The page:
BENGALURU (Aug 21): Nearly all emerging Asian currencies firmed on Tuesday, with the Thai baht strengthening the most, as criticism of Federal Reserve rate hikes by US President Donald Trump dented the dollar.
Trump said he was "not thrilled" with Federal Reserve Chairman Jerome Powell for raising interest rates, and that the central bank should help him boost the economy.
The dollar's slip came before anticipated talks between the United States and China, which many believe might ease trade disputes.
"In the interim, there's not likely to be any trade related negative headlines, and that's why we're seeing the dollar softening," said Chang Wei Liang, FX strategist at Mizuho Bank.
"It's probably too early to say that the dollar will be easing dramatically from here but for now it does appear that the news flow is a bit more supportive of an interim retracement."
Risk appetites have been lifted ahead of the Sino-US trade negotiations, meaning some Asian currencies saw stronger inflows. The fact that Turkish markets are closed for much of the week also helped stability, after fears of contagion from the lira's collapse caused large sell-offs last week.
The Thai baht shot up as much as 0.8% against the dollar.
The Malaysian ringgit and the Chinese yuan also rose. China and Malaysia signed a memorandum of understanding on a bilateral currency swap agreement on Monday.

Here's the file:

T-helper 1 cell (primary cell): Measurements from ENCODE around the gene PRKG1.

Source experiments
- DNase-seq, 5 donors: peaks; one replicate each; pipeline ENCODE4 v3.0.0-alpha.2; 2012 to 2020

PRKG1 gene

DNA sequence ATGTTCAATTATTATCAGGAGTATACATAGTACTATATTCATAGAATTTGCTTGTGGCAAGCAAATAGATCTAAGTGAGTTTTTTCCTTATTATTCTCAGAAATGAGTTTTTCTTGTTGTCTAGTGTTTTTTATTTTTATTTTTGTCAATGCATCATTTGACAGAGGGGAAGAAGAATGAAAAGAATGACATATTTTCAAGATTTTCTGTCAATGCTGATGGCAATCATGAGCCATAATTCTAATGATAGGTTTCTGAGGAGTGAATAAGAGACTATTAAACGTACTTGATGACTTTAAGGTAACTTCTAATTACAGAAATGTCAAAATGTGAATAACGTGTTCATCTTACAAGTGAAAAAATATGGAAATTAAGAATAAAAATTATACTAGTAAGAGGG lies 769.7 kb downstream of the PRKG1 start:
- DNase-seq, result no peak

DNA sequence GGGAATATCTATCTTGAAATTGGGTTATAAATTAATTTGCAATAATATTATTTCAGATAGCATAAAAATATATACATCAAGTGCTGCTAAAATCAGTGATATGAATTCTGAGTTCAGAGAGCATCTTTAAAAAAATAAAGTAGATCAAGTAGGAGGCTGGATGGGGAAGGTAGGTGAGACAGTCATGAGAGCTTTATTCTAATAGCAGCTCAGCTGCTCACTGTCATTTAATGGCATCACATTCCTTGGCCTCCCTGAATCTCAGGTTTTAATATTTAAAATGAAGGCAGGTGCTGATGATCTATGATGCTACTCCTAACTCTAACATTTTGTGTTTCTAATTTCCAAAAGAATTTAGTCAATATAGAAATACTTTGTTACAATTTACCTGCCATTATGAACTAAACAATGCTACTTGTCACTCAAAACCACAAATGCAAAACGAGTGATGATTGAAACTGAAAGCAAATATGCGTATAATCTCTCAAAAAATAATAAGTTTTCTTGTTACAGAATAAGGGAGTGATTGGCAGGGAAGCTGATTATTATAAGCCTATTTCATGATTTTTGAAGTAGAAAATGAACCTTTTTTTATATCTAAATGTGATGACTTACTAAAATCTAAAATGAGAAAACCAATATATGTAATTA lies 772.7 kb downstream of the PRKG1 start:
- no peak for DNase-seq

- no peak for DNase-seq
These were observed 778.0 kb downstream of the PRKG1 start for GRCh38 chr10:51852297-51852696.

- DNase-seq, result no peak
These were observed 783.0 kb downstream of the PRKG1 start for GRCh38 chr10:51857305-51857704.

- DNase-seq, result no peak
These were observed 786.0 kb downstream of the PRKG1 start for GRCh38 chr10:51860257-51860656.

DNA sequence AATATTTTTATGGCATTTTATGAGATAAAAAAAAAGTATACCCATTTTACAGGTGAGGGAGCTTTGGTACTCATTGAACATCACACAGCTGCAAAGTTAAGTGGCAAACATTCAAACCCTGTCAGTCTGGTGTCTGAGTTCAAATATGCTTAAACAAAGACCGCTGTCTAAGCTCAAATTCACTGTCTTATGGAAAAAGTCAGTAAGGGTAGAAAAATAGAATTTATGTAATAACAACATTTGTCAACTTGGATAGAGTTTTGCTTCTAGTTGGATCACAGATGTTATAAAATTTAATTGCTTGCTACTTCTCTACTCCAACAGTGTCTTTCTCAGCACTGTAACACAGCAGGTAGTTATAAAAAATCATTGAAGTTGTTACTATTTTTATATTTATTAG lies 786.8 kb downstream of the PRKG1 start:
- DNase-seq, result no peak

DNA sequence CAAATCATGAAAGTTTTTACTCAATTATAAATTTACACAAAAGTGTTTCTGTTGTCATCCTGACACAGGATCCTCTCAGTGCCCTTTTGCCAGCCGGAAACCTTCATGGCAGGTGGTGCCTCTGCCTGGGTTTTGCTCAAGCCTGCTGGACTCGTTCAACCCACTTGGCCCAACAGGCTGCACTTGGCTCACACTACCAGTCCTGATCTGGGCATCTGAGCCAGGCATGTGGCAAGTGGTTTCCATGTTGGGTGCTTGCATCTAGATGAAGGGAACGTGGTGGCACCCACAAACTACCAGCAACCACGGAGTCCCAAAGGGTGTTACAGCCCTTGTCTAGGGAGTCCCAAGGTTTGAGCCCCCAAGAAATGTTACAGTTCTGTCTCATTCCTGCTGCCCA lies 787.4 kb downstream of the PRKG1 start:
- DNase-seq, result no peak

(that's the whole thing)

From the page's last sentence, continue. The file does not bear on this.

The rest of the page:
Malaysian Prime Minister Tun Dr Mahathir Mohamad also said he believed China would sympathise with his country's "internal fiscal problems" as he seeks to renegotiate, or possibly cancel, more than US$20 billion in Chinese-funded projects.
Philippine markets were closed for a holiday, and the peso edged lower in very muted trade.
The Thai baht outperformed, touching a two-month high against the dollar.
Thailand's GDP expanded at a slower pace in the second quarter, but the state planning agency kept its economic growth forecast for the year and also raised its exports projection.
Chang of Mizuho called the 2Q growth number "pretty good" as a moderation was expected.
"Markets are reacting to the sustained growth momentum that we've seen in 2Q, and if that carries on to the second half, then its very likely that the Bank of Thailand will be confident enough to begin normalising monetary policy," he added.
The central bank governor said on Monday Thailand cannot buck the global policy tightening trend but any interest rate hike will be gradual.
He added that the need to continue "very accommodative" monetary policy was lessening, but the timing of a rate hike will be decided by the monetary policy committee.
Thailand's benchmark rate has been kept at 1.50% since April 2015.
The following table shows rates for Asian currencies against the dollar as at 0514 GMT.
CURRENCIES VS US DOLLAR
Change on the day
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Change so far in 2018
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